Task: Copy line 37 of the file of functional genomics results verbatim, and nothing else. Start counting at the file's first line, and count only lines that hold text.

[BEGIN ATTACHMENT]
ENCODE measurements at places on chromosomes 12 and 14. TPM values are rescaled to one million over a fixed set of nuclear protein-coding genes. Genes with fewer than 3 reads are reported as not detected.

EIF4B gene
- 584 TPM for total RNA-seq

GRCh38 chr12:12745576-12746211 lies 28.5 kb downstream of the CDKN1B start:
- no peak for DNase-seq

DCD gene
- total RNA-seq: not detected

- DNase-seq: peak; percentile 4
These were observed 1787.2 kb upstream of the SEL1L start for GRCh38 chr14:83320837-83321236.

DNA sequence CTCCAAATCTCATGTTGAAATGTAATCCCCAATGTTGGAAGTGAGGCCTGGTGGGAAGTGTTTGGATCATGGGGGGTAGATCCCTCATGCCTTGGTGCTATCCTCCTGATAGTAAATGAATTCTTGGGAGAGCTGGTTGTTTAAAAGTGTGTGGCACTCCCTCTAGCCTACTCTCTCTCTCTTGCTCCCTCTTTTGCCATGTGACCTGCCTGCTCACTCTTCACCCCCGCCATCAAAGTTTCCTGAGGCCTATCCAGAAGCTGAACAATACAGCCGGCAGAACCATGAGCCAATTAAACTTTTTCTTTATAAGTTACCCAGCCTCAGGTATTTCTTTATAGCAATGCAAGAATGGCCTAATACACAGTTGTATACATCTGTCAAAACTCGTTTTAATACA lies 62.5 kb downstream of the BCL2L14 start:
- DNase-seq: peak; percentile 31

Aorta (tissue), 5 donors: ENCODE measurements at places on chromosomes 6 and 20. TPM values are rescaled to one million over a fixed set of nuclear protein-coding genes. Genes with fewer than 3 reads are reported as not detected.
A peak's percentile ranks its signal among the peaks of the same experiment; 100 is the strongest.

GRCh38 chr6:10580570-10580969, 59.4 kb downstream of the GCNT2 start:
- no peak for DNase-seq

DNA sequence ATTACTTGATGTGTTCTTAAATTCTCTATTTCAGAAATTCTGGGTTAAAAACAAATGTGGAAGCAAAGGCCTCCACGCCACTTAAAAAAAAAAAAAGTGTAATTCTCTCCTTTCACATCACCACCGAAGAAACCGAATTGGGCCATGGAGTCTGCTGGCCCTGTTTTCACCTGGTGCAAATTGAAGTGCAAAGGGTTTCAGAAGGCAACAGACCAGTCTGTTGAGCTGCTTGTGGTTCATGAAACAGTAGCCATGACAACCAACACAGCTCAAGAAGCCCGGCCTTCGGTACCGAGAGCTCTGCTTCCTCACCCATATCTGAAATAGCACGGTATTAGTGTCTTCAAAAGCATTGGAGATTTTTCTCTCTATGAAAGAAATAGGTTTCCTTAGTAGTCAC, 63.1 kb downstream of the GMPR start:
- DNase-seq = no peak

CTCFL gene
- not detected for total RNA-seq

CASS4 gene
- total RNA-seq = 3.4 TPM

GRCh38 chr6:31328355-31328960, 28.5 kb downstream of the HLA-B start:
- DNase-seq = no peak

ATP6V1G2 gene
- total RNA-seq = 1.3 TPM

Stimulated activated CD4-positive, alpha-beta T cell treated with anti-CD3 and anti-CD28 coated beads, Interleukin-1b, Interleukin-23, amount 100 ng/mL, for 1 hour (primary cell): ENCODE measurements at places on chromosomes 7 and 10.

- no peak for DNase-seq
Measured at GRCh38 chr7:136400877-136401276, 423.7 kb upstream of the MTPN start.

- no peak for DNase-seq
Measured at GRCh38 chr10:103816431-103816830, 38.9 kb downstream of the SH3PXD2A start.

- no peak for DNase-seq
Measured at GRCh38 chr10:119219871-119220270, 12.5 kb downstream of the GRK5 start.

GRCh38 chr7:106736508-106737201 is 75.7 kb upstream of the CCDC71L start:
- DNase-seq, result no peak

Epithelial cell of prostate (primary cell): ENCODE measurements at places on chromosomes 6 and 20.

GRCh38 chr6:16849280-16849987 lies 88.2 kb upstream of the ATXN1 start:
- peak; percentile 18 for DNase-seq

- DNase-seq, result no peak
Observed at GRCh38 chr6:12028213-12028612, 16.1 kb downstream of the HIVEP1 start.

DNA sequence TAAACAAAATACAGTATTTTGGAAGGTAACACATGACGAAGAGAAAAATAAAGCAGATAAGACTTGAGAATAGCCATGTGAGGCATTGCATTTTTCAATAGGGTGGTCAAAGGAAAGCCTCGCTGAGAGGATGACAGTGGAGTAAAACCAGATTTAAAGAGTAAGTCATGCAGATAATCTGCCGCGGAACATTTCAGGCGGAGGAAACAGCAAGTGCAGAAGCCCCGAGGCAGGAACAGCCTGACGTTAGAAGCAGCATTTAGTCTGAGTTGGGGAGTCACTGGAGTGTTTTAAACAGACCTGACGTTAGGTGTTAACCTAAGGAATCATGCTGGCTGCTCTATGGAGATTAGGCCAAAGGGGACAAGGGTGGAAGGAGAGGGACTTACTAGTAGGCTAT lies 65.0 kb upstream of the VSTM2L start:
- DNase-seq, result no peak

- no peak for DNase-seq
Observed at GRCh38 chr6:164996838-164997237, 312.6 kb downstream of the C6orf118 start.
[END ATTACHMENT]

- peak; percentile 18 for DNase-seq